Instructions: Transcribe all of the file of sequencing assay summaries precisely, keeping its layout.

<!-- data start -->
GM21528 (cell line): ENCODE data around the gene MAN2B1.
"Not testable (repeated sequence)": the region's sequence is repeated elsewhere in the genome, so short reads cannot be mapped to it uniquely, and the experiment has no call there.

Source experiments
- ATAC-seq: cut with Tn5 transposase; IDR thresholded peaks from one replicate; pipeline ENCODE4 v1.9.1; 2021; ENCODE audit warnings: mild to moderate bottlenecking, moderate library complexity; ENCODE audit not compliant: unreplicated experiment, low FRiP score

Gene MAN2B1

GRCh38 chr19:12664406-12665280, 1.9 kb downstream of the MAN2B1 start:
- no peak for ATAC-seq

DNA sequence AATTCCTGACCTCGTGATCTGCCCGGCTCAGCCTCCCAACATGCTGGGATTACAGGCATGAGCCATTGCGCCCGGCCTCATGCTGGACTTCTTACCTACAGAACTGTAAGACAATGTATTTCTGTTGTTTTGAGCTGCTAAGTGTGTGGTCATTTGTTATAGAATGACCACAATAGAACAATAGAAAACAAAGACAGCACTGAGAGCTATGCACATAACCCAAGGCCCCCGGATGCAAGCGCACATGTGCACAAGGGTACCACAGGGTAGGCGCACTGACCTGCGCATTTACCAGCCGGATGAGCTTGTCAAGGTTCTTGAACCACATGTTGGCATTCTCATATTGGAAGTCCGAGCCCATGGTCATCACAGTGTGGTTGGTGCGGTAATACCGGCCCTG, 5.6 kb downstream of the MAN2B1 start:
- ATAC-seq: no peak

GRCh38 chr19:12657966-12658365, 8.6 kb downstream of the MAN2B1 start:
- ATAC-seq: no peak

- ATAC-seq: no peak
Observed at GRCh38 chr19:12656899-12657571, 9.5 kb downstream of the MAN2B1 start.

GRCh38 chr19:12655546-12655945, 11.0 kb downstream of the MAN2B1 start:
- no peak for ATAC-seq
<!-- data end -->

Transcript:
GM21528 (cell line): ENCODE data around the gene MAN2B1.
"Not testable (repeated sequence)": the region's sequence is repeated elsewhere in the genome, so short reads cannot be mapped to it uniquely, and the experiment has no call there.

Source experiments
- ATAC-seq: cut with Tn5 transposase; IDR thresholded peaks from one replicate; pipeline ENCODE4 v1.9.1; 2021; ENCODE audit warnings: mild to moderate bottlenecking, moderate library complexity; ENCODE audit not compliant: unreplicated experiment, low FRiP score

Gene MAN2B1

GRCh38 chr19:12664406-12665280, 1.9 kb downstream of the MAN2B1 start:
- no peak for ATAC-seq

DNA sequence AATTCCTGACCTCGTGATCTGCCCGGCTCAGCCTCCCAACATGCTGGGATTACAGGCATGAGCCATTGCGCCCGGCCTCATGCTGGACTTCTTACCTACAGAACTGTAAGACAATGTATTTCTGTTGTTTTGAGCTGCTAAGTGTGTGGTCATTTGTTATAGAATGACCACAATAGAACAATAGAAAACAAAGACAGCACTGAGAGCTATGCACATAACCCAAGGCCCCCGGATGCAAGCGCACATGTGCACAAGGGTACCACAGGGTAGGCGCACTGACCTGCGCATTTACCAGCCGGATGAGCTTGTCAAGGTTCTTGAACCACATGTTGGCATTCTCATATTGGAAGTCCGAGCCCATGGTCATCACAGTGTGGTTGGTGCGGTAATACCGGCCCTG, 5.6 kb downstream of the MAN2B1 start:
- ATAC-seq: no peak

GRCh38 chr19:12657966-12658365, 8.6 kb downstream of the MAN2B1 start:
- ATAC-seq: no peak

- ATAC-seq: no peak
Observed at GRCh38 chr19:12656899-12657571, 9.5 kb downstream of the MAN2B1 start.

GRCh38 chr19:12655546-12655945, 11.0 kb downstream of the MAN2B1 start:
- no peak for ATAC-seq